Lawyer Harry (Young) and his wife Tacey King (O'Hara) have trouble retaining a nanny for their three young rambunctious boys. When the latest in a string of servants quits, Tacey advertises and hires Lynn Belvedere sight unseen, only to find out that Lynn is a dapper older man (Webb), one with many skills and achievements. Despite their misgivings (and Belvedere's declaration that he detests children), the Kings reluctantly agree to a trial period. Belvedere quickly wins over the kids, although his superior attitude annoys Harry.
When Harry has to go away on a business trip, Tacey agrees to take the baby and sleep over each night at the home of their friends, fellow lawyer Bill Philby (John Russell) and his wife Edna, just to squelch any possibility of scandal in their suburban community of Hummingbird Hill. Late that night, however, one of the boys becomes sick. Tacey rushes over. It turns out to be just a stomach ache, but nosy neighbor Clarence Appleton (Richard Haydn) notices the lights on and comes over to investigate. He starts spreading scandalous rumors linking Belvedere and Tacey romantically. The gossip eventually reaches Horatio J. Hammond (Ed Begley), Harry's boss. When Harry returns triumphant from his trip, Hammond tells him that Tacey is endangering the law firm's reputation. Though Harry does not believe the stories, he still thinks it would be best if Belvedere found other employment, but is persuaded by his wife and children to change his mind.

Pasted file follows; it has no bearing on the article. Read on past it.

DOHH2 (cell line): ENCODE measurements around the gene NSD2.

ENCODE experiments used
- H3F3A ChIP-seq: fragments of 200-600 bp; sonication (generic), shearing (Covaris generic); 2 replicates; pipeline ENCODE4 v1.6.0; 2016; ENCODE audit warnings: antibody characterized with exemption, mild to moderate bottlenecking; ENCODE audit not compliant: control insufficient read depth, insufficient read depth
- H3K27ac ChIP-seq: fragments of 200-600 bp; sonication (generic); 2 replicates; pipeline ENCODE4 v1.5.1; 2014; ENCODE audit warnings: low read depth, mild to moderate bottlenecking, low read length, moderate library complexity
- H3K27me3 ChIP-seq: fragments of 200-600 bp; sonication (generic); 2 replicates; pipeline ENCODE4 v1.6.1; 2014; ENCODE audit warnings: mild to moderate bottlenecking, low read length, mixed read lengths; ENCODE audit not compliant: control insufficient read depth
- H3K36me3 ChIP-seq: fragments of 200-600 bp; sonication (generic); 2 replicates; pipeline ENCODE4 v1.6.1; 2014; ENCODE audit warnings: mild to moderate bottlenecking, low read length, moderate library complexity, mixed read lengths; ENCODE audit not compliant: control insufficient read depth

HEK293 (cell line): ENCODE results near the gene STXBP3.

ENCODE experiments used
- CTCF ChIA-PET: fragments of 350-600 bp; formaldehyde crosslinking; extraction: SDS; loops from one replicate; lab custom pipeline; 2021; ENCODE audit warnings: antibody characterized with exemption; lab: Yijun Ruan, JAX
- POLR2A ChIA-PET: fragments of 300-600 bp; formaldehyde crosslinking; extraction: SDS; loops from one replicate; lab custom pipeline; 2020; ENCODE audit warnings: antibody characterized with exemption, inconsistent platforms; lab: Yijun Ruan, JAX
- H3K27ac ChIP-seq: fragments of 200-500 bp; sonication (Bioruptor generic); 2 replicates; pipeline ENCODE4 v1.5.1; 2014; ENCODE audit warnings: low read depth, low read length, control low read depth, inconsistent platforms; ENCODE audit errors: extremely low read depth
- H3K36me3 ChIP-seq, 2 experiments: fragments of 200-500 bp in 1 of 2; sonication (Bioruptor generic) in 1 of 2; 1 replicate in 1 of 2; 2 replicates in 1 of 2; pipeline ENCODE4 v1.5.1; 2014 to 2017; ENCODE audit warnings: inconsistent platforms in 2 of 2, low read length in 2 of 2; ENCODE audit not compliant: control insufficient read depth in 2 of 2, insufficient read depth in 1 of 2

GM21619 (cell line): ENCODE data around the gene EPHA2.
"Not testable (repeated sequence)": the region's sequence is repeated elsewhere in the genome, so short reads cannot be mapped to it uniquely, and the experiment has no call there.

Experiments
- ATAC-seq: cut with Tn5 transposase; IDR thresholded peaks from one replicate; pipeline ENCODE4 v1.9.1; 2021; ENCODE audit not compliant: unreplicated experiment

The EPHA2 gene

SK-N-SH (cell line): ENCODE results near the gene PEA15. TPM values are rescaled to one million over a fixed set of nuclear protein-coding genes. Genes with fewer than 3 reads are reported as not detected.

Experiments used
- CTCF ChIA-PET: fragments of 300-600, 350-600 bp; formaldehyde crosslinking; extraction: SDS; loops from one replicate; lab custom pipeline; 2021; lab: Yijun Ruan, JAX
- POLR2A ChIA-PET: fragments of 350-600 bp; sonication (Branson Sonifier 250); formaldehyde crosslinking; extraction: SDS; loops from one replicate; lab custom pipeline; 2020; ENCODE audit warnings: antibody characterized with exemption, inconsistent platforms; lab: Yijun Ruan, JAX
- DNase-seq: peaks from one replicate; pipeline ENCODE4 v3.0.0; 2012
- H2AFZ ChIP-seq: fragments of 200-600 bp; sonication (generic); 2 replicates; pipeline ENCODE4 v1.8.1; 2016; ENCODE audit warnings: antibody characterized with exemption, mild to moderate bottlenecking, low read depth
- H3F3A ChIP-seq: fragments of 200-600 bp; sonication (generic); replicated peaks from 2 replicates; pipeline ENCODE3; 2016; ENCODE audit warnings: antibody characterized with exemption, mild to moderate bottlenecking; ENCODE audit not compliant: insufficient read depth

Later, Tacey and Edna attend a night lecture. Afterward, they go for a snack in a fancy restaurant. There they encounter Belvedere on his day off. Belvedere invites Tacey to dance. They are spotted dancing cheek to cheek by Appleton and his equally inquisitive mother, and the malicious rumors start up again. This time, Harry is not so understanding. Insulted, Tacey quarrels with him and leaves for her parents.
Then, Belvedere's novel (described as "A Screaming Satire on suburban manners and morals") is published and becomes a national bestseller. It contains thinly veiled accounts of the unseemly behavior of Hummingbird Hill's residents, upsetting everyone. Tacey rushes home and is reconciled with her husband. Hammond fires Harry, and Bill too when he comes to defense of his friend. He decides to sue Belvedere, who is pleased, as he expects the action to increase already skyrocketing sales of his book. He hires Harry and Bill to defend him, then reveals the source of much of his information: Appleton. The informant flees, with Hammond and others in hot pursuit. Despite his new fame, Belvedere agrees to keep his job, as the novel is only the first volume of a trilogy.
Read more about this topic: Sitting Pretty (1948 film)
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... Zoltan opens another coffin shaken loose from the crypt, this one holding the body of an innkeeper, Nalder, who once owned the crypt ... Zoltan removes the stake from the innkeeper's chest, reanimating the innkeeper ...
Famous quotes containing the word plot:
“We have defined a story as a narrative of events arranged in their time-sequence. A plot is also a narrative of events, the emphasis falling on causality. The king died and then the queen died is a story. The king died, and then the queen died of grief is a plot. The time sequence is preserved, but the sense of causality overshadows it.”
—E.M. (Edward Morgan)
“There comes a time in every mans education when he arrives at the conviction that envy is ignorance; that imitation is suicide; that he must take himself for better for worse as his portion; that though the wide universe is full of good, no kernel of nourishing corn can come to him but through his toil bestowed on that plot of ground which is given him to till.”
—Ralph Waldo Emerson (18031882)
“Ends in themselves, my letters plot no change;
They carry nothing dutiable; they wont
Aspire, astound, establish or estrange.”
—Philip Larkin (19221986)